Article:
On 29 November 2016, in Jalalabad province, a woman told the head of the department of women affairs that her husband tortured her in the first night of their marriage and accused her of losing virginity, and then went to her father house and forcefully married her younger sister as well. These incidents proved that Afghanistan is a dangerous place for women where they are unable to breathe in the open air or go shopping without their husbands. However, on 13 December 2016, Afghan Minister of Women Affairs, Delbar Nazari told journalists that more than 87 percent of women in Afghanistan were not safe. “Deprivation has caused a lot of threats for women across the country, we have witnessed bitter events including poisoning, throwing acid on girls, sexual abuse, the immolation of a woman and young girls, stoning and rape allegations and accusations of them running away from home,” said Nazari. During the last six months, more than 5,000 cases of sexual assaults were registered by the police. However, Afghan Ministry of Women Affairs during the last nine months recorded more than 4,000 cases of violence against women. The journey of Afghan women is full of miseries, wretchedness and inflicted pain.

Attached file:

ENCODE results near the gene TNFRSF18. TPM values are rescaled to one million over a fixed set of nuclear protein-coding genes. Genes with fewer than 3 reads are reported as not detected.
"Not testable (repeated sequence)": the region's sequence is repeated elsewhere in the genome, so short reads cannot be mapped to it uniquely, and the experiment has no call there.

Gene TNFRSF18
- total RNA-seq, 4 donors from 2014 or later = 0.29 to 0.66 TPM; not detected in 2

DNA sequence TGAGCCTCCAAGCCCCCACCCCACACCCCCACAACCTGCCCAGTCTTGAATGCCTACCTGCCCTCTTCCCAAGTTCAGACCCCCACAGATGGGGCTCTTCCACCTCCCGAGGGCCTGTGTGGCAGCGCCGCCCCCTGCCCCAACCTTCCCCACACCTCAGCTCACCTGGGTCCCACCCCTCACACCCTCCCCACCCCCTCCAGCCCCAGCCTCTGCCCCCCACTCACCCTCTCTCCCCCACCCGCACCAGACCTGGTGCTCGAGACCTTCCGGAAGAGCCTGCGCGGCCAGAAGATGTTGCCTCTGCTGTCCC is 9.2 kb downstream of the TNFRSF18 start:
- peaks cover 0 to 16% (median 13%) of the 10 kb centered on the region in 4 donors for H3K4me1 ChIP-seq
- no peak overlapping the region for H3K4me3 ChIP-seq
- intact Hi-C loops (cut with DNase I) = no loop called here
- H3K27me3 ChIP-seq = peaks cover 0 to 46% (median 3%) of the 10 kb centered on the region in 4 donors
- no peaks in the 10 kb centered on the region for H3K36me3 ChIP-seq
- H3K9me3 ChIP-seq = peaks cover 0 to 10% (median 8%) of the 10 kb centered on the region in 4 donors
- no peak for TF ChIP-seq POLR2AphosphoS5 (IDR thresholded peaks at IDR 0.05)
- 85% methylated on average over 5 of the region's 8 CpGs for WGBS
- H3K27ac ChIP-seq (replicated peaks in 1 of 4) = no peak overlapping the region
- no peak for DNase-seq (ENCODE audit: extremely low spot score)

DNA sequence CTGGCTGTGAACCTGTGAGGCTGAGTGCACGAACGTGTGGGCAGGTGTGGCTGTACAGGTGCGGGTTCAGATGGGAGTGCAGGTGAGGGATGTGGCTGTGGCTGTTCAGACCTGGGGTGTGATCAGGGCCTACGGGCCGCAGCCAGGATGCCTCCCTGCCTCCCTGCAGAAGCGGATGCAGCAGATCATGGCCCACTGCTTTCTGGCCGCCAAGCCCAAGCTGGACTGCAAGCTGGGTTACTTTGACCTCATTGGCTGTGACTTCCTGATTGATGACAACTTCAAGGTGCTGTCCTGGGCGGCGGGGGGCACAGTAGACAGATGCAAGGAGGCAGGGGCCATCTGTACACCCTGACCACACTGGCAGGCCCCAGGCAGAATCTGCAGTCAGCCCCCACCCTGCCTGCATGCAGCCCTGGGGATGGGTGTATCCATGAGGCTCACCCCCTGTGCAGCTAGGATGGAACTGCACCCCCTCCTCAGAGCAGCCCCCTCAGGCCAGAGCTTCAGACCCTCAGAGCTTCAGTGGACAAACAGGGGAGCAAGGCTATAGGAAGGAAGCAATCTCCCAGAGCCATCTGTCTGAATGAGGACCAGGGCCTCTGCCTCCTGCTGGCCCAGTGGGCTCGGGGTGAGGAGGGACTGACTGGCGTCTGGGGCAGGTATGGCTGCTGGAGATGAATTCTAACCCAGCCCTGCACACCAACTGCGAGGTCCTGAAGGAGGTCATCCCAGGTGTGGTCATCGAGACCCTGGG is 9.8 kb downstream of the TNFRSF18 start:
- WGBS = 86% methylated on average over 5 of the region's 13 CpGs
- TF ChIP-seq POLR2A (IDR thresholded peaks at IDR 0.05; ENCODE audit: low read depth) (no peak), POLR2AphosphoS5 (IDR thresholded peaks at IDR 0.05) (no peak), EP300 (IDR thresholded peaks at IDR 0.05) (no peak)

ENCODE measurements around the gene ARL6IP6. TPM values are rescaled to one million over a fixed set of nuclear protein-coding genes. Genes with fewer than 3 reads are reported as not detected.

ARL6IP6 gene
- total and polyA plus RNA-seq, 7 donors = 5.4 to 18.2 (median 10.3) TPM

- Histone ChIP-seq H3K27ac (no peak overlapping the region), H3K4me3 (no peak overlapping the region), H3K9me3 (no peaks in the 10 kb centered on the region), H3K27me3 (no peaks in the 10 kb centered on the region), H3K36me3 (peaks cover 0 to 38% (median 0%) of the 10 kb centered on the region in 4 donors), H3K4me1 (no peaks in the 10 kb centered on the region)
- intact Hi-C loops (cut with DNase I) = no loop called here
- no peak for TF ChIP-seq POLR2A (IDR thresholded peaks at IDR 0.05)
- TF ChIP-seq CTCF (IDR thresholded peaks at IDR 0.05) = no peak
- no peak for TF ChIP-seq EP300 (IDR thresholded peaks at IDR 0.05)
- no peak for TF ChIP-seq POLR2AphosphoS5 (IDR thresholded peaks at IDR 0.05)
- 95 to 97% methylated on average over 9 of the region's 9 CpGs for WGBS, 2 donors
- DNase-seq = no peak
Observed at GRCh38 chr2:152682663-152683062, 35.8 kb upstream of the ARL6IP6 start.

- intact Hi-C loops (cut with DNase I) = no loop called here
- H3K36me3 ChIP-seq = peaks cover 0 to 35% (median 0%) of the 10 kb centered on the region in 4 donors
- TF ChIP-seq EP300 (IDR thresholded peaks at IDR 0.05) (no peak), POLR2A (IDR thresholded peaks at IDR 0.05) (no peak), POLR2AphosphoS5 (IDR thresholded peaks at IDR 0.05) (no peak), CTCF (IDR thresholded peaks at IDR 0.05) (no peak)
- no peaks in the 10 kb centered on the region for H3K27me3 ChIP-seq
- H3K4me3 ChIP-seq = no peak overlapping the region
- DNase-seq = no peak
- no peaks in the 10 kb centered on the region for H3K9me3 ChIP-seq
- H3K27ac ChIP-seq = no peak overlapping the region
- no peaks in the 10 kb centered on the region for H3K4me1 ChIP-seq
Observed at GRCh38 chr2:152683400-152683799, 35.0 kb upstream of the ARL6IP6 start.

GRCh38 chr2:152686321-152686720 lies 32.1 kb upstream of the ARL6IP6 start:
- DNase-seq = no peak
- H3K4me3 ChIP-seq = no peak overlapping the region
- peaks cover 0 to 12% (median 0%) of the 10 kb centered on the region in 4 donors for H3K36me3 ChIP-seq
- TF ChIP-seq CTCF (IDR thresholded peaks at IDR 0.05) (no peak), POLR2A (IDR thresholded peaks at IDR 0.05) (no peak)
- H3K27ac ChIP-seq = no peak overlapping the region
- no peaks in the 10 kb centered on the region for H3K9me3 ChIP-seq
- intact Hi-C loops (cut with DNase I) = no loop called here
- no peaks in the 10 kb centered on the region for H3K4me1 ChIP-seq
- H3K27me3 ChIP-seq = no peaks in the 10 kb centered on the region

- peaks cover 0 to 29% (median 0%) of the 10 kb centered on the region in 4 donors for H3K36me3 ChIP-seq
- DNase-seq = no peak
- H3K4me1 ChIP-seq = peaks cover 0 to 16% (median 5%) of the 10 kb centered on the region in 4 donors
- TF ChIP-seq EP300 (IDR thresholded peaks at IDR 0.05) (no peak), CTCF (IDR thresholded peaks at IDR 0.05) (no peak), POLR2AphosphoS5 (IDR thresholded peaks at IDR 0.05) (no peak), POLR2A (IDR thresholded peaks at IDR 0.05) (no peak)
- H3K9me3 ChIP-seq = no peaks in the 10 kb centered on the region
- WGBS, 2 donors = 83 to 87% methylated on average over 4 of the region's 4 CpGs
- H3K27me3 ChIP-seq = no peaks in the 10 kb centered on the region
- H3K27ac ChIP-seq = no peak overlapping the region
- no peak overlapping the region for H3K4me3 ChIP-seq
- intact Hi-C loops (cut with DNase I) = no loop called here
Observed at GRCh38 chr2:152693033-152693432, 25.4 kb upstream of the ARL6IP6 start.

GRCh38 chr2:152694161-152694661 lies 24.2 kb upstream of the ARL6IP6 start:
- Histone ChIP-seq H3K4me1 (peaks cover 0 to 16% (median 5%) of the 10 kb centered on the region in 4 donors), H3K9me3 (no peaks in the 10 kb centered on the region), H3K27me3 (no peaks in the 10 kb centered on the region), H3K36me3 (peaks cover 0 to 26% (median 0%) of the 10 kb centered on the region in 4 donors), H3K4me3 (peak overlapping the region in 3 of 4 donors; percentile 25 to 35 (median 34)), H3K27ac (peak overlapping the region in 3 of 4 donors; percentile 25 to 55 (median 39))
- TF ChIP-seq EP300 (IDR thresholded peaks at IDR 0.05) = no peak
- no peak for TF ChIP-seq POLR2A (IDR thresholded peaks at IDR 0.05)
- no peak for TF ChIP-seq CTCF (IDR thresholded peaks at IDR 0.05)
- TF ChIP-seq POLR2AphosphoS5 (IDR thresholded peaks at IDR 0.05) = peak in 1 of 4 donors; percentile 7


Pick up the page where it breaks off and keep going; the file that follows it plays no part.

Adult and young children are also facing shameless business of sexual abuse and practice of Bachabazi (male prostitution). Warlords and war criminals in all parts of Afghanistan hire male prostitutes to become their dancing boys and gay friends. There are numerous accounts of Bachabazi in world media that diverted the attention of authorities to the vulnerability of homeless and orphan children whose parents were killed in civil wars. In the tail-end of this debate, I want to highlight a single incident of Bachabazi occurred on 14 December 2016 in Jowzjan province, where known war criminal and Vice President of Afghanistan, General Rashed Dostum sexually abused a former governor Mr Ahmad Eshchi. He (Mr Eshchi) told journalists that Vice President and his ten cronies sexually assaulted him, raped him and kept in a private jail for five days. This shameless incident painted a transmogrified picture of the Afghan nation in the international community. Both European Union and the Unites States called for a thorough investigation and the war criminal and Vice President of Afghanistan.
However pious it might portray itself by adapting religiously premeditated physical and apparel features, the masses are beginning to see through the elite’s lies.